Wellington’s Dearest Georgy recounts the life and adventures of Lady Georgiana Lennox, daughter of the 4th Duke of Richmond, and the friendship that she cherished with the 1st Duke of Wellington. Georgy first met Wellington when he was known as Sir Arthur Wellesley, in 1806 when he had returned from India and was made Chief Secretary in Ireland. He was living close to the Lennox family as he was working with Georgy’s father who was then Lord Lieutenant of Ireland. Despite their twenty-six year age gap, they became close friends and Georgy developed her first teenage crush on Sir Arthur.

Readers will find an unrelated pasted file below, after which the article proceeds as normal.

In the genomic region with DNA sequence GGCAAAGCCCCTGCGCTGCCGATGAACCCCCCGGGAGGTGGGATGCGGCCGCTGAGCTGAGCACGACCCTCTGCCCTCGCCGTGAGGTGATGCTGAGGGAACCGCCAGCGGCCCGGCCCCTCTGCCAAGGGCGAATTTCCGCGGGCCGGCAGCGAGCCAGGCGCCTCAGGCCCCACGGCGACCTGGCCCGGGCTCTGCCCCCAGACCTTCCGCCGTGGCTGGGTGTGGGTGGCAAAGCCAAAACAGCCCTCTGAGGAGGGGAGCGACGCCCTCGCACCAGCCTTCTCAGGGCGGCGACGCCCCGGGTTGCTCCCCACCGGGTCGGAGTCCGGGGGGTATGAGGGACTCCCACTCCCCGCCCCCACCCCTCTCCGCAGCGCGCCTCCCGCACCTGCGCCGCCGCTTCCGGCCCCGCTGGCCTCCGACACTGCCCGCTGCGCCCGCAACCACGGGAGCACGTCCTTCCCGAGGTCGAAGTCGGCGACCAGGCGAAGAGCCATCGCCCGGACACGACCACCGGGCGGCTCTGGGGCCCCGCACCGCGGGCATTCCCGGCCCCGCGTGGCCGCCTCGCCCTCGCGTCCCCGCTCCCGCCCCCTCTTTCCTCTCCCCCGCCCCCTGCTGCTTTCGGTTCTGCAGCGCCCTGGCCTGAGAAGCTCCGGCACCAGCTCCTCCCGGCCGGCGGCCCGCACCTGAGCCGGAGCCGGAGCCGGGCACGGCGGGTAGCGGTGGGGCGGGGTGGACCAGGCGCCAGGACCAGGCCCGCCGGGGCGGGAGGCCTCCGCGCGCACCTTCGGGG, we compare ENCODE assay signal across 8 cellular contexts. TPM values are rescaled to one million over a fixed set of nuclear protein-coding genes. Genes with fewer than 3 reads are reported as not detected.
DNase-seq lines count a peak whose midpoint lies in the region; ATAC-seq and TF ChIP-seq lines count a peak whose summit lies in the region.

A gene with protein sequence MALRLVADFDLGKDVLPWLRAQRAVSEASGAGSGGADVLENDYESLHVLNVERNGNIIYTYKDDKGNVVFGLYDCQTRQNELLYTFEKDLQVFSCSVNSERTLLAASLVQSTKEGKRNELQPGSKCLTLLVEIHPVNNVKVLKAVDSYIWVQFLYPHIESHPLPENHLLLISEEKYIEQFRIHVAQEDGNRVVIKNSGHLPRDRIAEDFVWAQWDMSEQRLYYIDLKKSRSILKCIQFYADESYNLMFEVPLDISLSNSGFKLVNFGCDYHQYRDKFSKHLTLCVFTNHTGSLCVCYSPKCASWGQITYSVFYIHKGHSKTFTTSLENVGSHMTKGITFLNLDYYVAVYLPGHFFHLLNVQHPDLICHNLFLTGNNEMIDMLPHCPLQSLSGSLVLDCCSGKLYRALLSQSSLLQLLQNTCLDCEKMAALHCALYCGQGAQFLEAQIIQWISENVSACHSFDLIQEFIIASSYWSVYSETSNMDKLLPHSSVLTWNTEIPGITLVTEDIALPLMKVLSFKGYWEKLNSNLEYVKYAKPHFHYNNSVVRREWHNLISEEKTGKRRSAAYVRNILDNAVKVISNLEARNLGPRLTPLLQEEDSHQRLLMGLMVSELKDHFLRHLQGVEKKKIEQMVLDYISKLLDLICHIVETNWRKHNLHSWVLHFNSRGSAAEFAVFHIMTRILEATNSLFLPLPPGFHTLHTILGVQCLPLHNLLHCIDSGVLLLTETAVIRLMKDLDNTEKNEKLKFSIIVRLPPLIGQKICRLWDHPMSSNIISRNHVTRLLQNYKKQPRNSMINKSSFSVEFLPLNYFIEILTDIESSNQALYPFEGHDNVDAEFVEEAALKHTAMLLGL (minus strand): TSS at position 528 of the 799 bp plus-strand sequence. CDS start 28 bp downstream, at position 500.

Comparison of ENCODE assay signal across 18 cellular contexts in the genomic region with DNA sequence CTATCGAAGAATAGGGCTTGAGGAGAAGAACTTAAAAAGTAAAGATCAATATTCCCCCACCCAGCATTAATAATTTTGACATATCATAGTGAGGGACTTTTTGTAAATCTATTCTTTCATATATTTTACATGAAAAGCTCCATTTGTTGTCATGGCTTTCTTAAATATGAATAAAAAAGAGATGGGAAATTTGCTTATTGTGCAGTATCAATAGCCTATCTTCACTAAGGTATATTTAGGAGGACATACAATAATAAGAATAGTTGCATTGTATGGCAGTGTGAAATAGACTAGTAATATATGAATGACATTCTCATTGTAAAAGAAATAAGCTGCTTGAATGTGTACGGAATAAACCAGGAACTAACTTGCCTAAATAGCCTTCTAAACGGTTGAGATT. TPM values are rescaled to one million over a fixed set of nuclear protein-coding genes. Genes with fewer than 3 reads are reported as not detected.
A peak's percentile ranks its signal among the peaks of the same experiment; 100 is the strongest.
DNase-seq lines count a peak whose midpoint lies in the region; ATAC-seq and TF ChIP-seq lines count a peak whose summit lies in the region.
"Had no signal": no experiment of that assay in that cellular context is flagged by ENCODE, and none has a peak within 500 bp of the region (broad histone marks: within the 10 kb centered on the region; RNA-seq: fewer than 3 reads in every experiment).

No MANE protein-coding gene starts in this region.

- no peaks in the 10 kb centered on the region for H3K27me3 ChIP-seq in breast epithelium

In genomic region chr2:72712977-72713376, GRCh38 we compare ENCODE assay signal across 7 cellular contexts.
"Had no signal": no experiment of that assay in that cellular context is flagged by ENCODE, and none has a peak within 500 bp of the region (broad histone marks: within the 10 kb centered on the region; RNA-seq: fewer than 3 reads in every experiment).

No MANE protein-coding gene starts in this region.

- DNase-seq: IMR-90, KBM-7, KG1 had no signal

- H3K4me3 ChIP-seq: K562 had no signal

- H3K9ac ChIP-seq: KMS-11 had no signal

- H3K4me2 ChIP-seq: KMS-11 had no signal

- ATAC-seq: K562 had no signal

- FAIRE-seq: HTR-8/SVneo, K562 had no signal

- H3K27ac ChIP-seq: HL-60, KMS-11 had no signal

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Georgy was one of fourteen children, a large and extremely unruly family. They were also plagued by money troubles, often struggling to keep up appearances as one of the greatest aristocratic families of the time. In an attempt to save money, the Lennox family went to live in Brussels in 1814 as living was cheap and a strong ex-pat community was flourishing there. Europe was at the time enjoying a short period of peace whilst Napoleon languished in exile on the Isle of Elba. Little did anyone know that the following year Brussels would play host to the most important and significant battles of the nineteenth century: the Battle of Waterloo. It was Georgy’s mother, the Duchess of Richmond, who threw the now legendary ball the night before the battle, where news that Napoleon had invaded was brought into the event by a messenger who had galloped through the night to reach Wellington. Georgy, one of the belles of the ball, had been privileged that evening to be given the seat of honour next to Wellington. As a sign of his affection for her, he now gave her a beautiful miniature of himself recently finished by the Belgian artist Simon-Jacques Rochard. It was a moment, and a gift, which Georgy would cherish for the rest of her life. As the news of war now spread throughout the partygoers, men dashed away in their dancing clothes, anxious to return to their regiments at the front. Many would never return over the course of the following days.